Wed Nov 29, 2006 04:36

Polonium is a chemical element in the periodic table that has the symbol Po and atomic number 84. A rare radioactive metalloid, polonium is chemically similar to tellurium and bismuth and occurs in uranium ores. Polonium has been studied for possible use in heating spacecraft. It exists as a number of isotopes.

When it is mixed or alloyed with beryllium, polonium can be a neutron source: beryllium releases a neutron upon absorption of an alpha particle that is supplied by 210Po. It has been used in this capacity as a neutron trigger for nuclear weapons. Other uses include:

Devices that eliminate static charges in textile mills and other places.[1] However, beta sources are more commonly used and are less dangerous. Another alternative is to use a high voltage direct current power supply to ionize air positively or negatively.[2]
Brushes that remove accumulated dust from photographic films. The polonium used in these brushes is sealed and controlled thus minimizing radiation hazards.
As 210Po, a lightweight heat source to power thermoelectric cells.


Also called "Radium F", polonium was discovered by Marie Curie and her husband Pierre Curie in 1897 and was later named after Marie's homeland of Poland (Latin: Polonia). Poland at the time was under Russian, Prussian and Austrian domination, and not recognized as an independent country. It was Marie's hope that naming the element after her home land would add notoriety to its plight. Polonium may be the first element named to highlight a political controversy.

This element was the first one discovered by the Curies while they were investigating the cause of pitchblende radioactivity. The pitchblende, after removal of uranium and radium, was more radioactive than both radium and uranium put together. This spurred them on to find the element. The electroscope showed it separating with bismuth.

A very rare element in nature, polonium is found in uranium ores at about 100 micrograms per metric ton (1:1010). Its natural abundance is approximately 0.2% of the abundance of radium. Polonium has been found in tobacco smoke from tobacco leaves grown with phosphate fertilizers.[1][2]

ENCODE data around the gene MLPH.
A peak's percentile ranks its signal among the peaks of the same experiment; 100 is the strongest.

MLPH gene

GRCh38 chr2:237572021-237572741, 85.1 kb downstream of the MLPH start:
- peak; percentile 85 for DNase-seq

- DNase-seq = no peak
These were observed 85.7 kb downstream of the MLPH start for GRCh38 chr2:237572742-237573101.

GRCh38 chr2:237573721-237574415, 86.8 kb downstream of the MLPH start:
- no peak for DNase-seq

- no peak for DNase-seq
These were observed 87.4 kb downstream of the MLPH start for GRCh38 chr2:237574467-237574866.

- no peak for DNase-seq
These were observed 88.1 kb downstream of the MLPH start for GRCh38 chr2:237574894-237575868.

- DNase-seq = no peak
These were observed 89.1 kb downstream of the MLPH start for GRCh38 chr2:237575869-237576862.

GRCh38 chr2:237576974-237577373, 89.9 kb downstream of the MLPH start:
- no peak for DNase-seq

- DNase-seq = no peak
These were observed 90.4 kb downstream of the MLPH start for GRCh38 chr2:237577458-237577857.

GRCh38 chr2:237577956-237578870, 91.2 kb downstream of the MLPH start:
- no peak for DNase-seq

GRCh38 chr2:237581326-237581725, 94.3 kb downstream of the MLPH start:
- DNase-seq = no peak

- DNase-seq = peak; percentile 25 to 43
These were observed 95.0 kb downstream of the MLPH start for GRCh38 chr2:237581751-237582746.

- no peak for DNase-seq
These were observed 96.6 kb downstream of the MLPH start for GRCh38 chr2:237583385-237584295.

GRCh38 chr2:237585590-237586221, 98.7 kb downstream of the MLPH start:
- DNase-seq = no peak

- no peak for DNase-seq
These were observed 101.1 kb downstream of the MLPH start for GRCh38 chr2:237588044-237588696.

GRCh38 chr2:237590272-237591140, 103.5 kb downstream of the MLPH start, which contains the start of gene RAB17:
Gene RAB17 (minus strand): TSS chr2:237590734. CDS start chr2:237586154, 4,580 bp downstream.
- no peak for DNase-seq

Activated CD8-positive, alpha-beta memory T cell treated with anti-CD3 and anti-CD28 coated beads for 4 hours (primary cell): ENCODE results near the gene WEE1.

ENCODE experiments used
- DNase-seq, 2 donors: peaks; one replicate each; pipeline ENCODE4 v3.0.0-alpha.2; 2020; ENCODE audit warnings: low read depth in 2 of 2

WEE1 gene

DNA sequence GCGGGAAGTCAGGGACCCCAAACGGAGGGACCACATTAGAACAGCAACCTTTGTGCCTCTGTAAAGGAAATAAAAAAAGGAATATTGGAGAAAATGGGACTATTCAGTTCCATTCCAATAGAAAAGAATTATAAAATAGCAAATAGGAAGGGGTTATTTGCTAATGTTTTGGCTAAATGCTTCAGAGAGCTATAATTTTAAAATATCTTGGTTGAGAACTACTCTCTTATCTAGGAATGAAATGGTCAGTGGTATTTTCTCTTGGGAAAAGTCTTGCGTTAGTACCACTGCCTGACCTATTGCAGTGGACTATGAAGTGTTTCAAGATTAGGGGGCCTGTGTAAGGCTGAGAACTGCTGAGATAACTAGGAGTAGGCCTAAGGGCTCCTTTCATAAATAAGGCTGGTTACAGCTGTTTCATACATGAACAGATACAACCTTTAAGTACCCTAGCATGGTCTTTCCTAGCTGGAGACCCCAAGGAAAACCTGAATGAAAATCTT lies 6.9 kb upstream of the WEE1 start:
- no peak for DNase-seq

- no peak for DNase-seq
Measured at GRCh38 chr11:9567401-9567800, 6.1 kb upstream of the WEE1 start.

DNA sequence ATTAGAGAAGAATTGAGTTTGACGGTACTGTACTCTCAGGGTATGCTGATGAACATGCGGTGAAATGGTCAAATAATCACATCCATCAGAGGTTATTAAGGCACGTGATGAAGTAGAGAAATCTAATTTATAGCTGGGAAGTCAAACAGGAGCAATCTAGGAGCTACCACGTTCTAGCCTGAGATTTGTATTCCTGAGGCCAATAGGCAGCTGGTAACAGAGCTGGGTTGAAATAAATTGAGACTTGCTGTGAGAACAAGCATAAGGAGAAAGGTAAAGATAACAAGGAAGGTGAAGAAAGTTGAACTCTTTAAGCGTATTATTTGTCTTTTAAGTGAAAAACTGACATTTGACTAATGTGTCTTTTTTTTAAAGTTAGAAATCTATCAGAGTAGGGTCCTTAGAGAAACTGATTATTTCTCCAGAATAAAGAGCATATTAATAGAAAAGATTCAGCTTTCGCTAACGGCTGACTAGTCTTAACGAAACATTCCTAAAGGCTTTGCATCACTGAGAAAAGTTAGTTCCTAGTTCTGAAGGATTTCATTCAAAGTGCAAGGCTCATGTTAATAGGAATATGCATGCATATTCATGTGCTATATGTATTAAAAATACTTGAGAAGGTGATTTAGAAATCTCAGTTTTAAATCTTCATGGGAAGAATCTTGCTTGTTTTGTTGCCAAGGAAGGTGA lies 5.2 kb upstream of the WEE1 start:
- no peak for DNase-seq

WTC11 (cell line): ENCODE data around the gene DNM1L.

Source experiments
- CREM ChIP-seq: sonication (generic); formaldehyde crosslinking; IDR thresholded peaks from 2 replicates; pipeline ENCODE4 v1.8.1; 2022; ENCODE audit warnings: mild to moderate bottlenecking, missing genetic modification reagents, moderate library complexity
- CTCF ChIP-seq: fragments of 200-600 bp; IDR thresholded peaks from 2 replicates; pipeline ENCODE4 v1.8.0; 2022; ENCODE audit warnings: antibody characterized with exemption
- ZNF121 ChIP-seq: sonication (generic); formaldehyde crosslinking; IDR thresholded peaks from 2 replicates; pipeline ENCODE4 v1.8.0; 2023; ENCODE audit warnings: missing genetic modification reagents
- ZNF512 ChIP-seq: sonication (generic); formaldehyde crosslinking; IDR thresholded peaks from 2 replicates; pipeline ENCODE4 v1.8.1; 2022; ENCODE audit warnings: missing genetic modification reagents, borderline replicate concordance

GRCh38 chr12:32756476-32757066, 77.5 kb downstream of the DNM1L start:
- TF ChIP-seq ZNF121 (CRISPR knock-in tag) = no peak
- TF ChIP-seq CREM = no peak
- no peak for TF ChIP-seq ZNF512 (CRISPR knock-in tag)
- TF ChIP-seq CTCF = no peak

Synthesis by (n,g) reaction
In 1934 an experiment showed that when natural 209Bi (Bismuth) is bombarded with neutrons, 210Bi, which is the parent of polonium, was created. Polonium may now be made in milligram amounts in this procedure which uses high neutron fluxes found in nuclear reactors. Only about 100 grams is believed to be produced each year, making polonium exceedingly rare.

Synthesis by (p,n) and (p,2n) reactions
It has been found that by proton bombardment of bismuth using a cyclotron that the longer lived isotopes of polonium can be formed. Other more proton rich isotopes can be formed by the irradation of platinium with carbon nuclei.[3]

Polonium has 25 known isotopes all of which are radioactive. They have atomic masses that range from 194 u to 218 u. 210Po is the most widely available. 209Po (half-life 103 years) and 208Po (half-life 2.9 years) can be made through the alpha, proton, or deuteron bombardment of lead or bismuth in a cyclotron. However these isotopes are expensive to produce.

All elements containing 84 or more protons are radioactive.

Alpha decay is a common form of decay for these nuclei. The most stable isotopes with more than 84 protons are 232Th and 238U; which form an "island of stability" which renders them stable enough to be found in large quantities in nature, but heavier nuclei are more and more affected by spontaneous fission.

This isotope of polonium is an alpha emitter that has a half-life of 138.376 days. A milligram of 210Po emits as many alpha particles as 5 grams of radium. A great deal of energy is released by its decay with half a gram quickly reaching a temperature above 750 K. A few curies (gigabecquerels) of 210Po emit a blue glow which is caused by excitation of surrounding air. A single gram of 210Po generates 140 watts of power.[3] Because it emits many alpha particles, which are stopped within a very short distance in dense media and release their energy, 210Po has been used as a lightweight heat source to power thermoelectric cells in artificial satellites. A 210Po heat source was also used in each of the Lunokhod rovers deployed on the surface of the Moon, to keep their internal components warm during the lunar nights. Some anti-static brushes contain up to 500 microcuries of 210Po as a source of charged particles for neutralizing static electricity in materials like photographic film.[4] 210Po has very rare properties as an unstable isotope, as it decays only by emission of an alpha particle, not by emission of an alpha particle and a gamma ray.